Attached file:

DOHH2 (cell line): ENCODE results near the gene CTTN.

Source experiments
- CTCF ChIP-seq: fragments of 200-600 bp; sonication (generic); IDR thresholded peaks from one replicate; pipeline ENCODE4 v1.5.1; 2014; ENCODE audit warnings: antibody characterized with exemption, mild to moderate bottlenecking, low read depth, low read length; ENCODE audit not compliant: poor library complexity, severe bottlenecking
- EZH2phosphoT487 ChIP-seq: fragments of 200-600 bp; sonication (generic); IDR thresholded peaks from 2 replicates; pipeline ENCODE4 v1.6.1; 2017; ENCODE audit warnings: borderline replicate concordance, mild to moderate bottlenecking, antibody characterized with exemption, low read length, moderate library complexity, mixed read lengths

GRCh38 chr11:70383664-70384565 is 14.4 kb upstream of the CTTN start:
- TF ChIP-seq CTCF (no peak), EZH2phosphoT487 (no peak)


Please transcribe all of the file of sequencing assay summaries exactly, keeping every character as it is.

DOHH2 (cell line): ENCODE results near the gene CTTN.

Source experiments
- CTCF ChIP-seq: fragments of 200-600 bp; sonication (generic); IDR thresholded peaks from one replicate; pipeline ENCODE4 v1.5.1; 2014; ENCODE audit warnings: antibody characterized with exemption, mild to moderate bottlenecking, low read depth, low read length; ENCODE audit not compliant: poor library complexity, severe bottlenecking
- EZH2phosphoT487 ChIP-seq: fragments of 200-600 bp; sonication (generic); IDR thresholded peaks from 2 replicates; pipeline ENCODE4 v1.6.1; 2017; ENCODE audit warnings: borderline replicate concordance, mild to moderate bottlenecking, antibody characterized with exemption, low read length, moderate library complexity, mixed read lengths

GRCh38 chr11:70383664-70384565 is 14.4 kb upstream of the CTTN start:
- TF ChIP-seq CTCF (no peak), EZH2phosphoT487 (no peak)